Regardless of what percentage of New Year's resolutions stick, at least they get us thinking. Sometimes they even get us talking and doing new things that can lead to healthier and happier habits. Thinking in terms of habits can dramatically improve your chances of achieving results.
At our home, "We believe that clear thinking leads to good decisions, that good decisions lead to the right habits, that the right habits lead to character, and that character becomes destiny." A quote by Lord Acton, which I learned about in grad school.
When the purpose of the goal is clear, good decisions are made, and long term patterns of behaviors are achieved - this is when you will see results.
Previously, I've work on kicking bad habits. In particular...diet soda. I tried unmercifully for years (yes, years!) to kick this particularly detrimental behavior. It wasn't until I could clearly think about and understand the reason or purpose of the goal that I was able to commit to removing diet sodas from my diet.
The best thing I did was ask myself, "Why is this so hard?"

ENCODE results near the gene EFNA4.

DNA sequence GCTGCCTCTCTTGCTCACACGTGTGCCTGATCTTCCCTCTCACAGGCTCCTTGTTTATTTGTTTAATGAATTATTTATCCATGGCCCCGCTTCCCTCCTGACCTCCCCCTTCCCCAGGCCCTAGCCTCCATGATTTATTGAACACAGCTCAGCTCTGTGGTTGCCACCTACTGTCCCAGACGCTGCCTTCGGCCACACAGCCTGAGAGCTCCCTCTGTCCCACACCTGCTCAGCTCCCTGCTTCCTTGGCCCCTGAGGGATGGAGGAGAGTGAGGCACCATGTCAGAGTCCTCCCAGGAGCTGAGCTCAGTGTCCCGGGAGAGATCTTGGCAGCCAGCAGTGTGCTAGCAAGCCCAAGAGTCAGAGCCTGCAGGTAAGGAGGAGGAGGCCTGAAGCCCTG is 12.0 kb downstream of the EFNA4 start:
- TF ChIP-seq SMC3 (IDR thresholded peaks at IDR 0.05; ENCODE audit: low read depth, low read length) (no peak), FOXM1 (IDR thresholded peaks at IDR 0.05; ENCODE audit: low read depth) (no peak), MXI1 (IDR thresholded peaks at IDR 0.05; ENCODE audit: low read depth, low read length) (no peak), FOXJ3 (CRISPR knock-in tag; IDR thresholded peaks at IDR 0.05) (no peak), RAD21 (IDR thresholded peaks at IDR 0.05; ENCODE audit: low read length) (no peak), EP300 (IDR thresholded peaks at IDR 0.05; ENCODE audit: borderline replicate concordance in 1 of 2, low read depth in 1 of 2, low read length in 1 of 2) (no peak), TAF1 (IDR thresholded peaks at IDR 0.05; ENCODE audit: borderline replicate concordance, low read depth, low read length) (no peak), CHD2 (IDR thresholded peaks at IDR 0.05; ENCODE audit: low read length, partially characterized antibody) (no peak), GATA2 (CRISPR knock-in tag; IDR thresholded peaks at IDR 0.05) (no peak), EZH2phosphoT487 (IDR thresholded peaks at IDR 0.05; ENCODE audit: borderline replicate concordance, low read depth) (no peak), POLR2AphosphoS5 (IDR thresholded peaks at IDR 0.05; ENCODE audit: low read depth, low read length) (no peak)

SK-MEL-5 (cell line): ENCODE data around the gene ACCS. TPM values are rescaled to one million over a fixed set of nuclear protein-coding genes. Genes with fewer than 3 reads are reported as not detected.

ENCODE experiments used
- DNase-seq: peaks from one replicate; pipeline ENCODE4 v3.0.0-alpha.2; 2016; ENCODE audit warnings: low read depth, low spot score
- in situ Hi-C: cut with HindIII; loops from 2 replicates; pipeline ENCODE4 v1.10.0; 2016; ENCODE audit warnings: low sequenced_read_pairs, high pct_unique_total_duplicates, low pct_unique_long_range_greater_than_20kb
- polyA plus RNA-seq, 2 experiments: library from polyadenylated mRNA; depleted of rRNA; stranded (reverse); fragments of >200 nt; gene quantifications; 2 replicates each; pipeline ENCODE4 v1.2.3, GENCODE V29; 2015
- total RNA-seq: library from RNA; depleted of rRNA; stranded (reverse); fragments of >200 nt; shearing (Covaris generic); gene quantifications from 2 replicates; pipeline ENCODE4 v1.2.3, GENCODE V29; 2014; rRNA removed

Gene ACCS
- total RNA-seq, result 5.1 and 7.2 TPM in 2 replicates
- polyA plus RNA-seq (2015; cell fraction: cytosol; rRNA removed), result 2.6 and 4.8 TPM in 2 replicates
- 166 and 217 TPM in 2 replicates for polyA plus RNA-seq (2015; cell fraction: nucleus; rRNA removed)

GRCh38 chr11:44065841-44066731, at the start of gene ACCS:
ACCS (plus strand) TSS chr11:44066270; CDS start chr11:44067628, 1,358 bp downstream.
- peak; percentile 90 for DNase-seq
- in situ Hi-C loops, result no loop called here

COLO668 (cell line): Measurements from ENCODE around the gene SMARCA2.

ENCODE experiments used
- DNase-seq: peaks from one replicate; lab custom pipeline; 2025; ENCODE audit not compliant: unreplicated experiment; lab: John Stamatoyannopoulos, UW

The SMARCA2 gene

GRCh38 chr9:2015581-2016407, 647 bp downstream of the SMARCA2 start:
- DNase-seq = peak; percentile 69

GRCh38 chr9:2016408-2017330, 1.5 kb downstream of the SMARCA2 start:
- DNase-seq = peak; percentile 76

At first, I would just contribute the challenge to how "addicting" diet sodas were said to be. While I did apply some of the rules of addiction therapy, it still wasn't enough. Finally, I realized that the actual, physical prevalence of sodas and their coinciding advertising were the things that fed my behavior the most. I mean, there is a Coke on the end of every grocery store isle, at every check out (even at Marshall's for crying out loud), and you can even order cases on Amazon Prime. Don't forget about commercials, billboards and friends' habits. I literally could not get away from the one thing I didn't want.
This was it for me...the "ah ha!" I was being manipulated by these large soda companies to not only consume their products, but to consume more and more of them by thinking that the products were "a part of my life."
Once I understood this, I was able to look at my habit from a whole new perspective. I could say "no" to these big corporations. My experience reminds me often of the anti-tobacco commercials, where cigarettes dominate the main protagonists' lives. Of course, I also applied other behaviors that I would naturally recommend as part of nutrition counseling for my own clients (e.g., replacing soda with an alternative).
In my case, when the purpose of the goal was clear, decisions to remove barriers were made, and long term patterns of behaviors were achieved - this is when I saw results.
At first, I counted each day a success, then months and now years. This is what healthy living is about - making positive changes that last a lifetime. Just thinking about new, healthier goals is good. Start somewhere!
What's on my New Year's list for this year? I'll keep you posted.